• Longer and conversational vs short and snappy

Whether for ads or banners with messages, the company discovered longer, and conversational tones were more effective than short and snappy tones, which is the conventional marketing wisdom suggested in the industry.

  • Affordable membership with rewards

The Guardian tried a small membership scheme for a monthly fee at a point. As a reward for becoming a member, members received a bag with The Guardian branding and a certificate. This trial turned out as a realization that readers just want their money to go to journalism.

  • Reminding the user of the value

A trial turned success: It showed readers how much they have read with a message at the end of article containers saying, "You have read 100 articles in the past 12 months." It remains an effective tool to remind readers of the value of coming back to The Guardian.

Read on for some of the inspiring knowledge shared by Jesse Wilkins during our conversation.

Episode 4 with Jesse Wilkins (The Guardian)

Episode 4 Sneak Peek

On open access

"We want our journalism to remain global, free, accessible for our readers, and not available only to those who can afford it. We want to give people the opportunity to contribute regardless of how much or how often, where they live, how they get their news."

On A/B testings

"We found that A/B testing was both a means to improve our conversion rate, but it was also just a tool to learn. Bear in mind at this point, there was not really a template for our model, and there wasn't really a manual on how to do it."

On no paywalls

"it actually made things simpler. We didn't have to think too hard about that. We knew there wasn't going to be one within the team I was in."c

"I would say giving people unrestricted access has probably helped us understand what is important to a wider range of readers than a paywall site. Obviously, I haven't worked on a paywall site at the same time, but it's almost certainly given us access to a wider range of people and helped build our understanding of them."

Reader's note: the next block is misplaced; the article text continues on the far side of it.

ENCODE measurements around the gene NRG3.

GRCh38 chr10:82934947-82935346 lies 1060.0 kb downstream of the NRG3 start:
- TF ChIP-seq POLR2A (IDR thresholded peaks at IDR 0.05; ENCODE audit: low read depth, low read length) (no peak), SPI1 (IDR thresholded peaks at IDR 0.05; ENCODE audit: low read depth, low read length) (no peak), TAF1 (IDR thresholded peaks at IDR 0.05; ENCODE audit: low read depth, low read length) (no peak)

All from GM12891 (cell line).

More about Jesse Wilkins

Currently at The Guardian, one of the world's leading liberal newspapers. After working in a variety of e-commerce roles, Jesse has spent the last few years in the donation/subscription space, thinking about how to convert readers of The Guardian, which has a free and open model of journalism with no paywall. He was part of a small team that launched The Guardian’s voluntary donations ‘Contributions’ product in 2016 and played a key part in helping them reach 1m acts of financial support, helping to pivot the organisation towards a reader funded model. He is now the senior growth manager for global reader revenues, leading a team of six.

Episode Topics at a Glance

  • The Guardian's evolution of success

  • Guardian's mission to make journalism accessible to everyone

  • Voluntary donation

  • Why The Guardian settled on offering open access without using paywalls

  • Research and A/B testings

How to listen to Subscription League

Go to or subscribe to our podcast on Apple Podcasts, Google Podcasts, Spotify, Podcast Addict, Amazon Music, or wherever you listen to your podcasts.


Previous episodes:

#1: Phiture - All about Retention with Andy Carvell
#2: Babbel Live - How to create a success in a crowded market with Belen Caeiro
#3: Mojo - Strategies you should focus on for a successful subscription business with Jean Patry